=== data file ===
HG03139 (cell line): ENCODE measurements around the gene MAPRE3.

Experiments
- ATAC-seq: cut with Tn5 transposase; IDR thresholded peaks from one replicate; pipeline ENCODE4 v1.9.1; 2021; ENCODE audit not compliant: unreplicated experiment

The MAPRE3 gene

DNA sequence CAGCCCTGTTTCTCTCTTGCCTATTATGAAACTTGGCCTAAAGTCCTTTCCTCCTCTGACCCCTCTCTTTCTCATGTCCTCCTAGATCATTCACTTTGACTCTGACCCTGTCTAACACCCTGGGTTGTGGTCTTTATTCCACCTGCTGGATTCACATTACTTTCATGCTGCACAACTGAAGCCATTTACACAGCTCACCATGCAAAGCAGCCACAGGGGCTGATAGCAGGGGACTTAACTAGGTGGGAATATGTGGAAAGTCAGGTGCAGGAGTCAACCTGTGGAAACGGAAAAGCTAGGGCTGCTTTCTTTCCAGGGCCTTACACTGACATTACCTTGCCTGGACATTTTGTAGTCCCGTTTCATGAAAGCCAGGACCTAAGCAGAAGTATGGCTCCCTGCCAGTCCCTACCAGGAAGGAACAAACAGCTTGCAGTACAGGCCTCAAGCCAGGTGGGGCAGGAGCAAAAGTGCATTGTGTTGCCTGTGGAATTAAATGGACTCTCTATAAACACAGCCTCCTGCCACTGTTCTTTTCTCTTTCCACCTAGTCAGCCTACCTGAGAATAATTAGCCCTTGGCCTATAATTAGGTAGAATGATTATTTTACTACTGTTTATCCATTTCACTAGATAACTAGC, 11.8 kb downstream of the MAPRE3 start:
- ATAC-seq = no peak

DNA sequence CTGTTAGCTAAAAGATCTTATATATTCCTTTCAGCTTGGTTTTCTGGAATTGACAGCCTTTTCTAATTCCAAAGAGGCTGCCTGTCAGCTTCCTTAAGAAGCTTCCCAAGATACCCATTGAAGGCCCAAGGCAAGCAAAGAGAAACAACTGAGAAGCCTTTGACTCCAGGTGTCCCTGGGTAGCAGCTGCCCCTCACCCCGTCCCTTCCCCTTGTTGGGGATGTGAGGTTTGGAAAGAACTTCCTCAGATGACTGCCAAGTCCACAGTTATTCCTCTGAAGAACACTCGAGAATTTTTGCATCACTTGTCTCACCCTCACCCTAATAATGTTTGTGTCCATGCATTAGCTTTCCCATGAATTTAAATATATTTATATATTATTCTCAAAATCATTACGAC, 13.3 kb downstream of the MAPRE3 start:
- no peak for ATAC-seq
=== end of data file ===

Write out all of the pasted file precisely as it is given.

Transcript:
HG03139 (cell line): ENCODE measurements around the gene MAPRE3.

Experiments
- ATAC-seq: cut with Tn5 transposase; IDR thresholded peaks from one replicate; pipeline ENCODE4 v1.9.1; 2021; ENCODE audit not compliant: unreplicated experiment

The MAPRE3 gene

DNA sequence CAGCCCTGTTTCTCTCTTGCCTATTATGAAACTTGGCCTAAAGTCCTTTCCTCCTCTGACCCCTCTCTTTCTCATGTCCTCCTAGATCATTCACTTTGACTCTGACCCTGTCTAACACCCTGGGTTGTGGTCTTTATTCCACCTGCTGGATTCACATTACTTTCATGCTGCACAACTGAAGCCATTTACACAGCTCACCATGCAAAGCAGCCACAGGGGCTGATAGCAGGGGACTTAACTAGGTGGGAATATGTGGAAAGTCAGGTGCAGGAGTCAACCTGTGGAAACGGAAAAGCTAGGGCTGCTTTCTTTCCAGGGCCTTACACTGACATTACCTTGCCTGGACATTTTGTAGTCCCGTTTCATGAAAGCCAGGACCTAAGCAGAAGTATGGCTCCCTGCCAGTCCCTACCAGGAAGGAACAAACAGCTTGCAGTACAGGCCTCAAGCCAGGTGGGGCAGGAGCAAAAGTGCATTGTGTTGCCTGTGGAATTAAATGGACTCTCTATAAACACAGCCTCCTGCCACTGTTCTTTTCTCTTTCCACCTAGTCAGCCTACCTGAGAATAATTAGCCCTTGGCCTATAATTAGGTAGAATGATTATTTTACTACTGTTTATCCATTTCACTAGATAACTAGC, 11.8 kb downstream of the MAPRE3 start:
- ATAC-seq = no peak

DNA sequence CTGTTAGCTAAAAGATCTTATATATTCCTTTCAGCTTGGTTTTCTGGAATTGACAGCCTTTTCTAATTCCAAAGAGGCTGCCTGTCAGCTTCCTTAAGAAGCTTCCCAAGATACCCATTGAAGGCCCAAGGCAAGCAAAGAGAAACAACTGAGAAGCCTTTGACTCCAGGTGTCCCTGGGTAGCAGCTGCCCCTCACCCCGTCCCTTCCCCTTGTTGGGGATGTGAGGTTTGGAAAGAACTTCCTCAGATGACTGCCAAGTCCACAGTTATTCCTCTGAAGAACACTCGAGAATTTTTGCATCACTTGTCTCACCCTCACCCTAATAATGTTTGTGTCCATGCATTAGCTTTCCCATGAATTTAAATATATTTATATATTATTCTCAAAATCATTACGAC, 13.3 kb downstream of the MAPRE3 start:
- no peak for ATAC-seq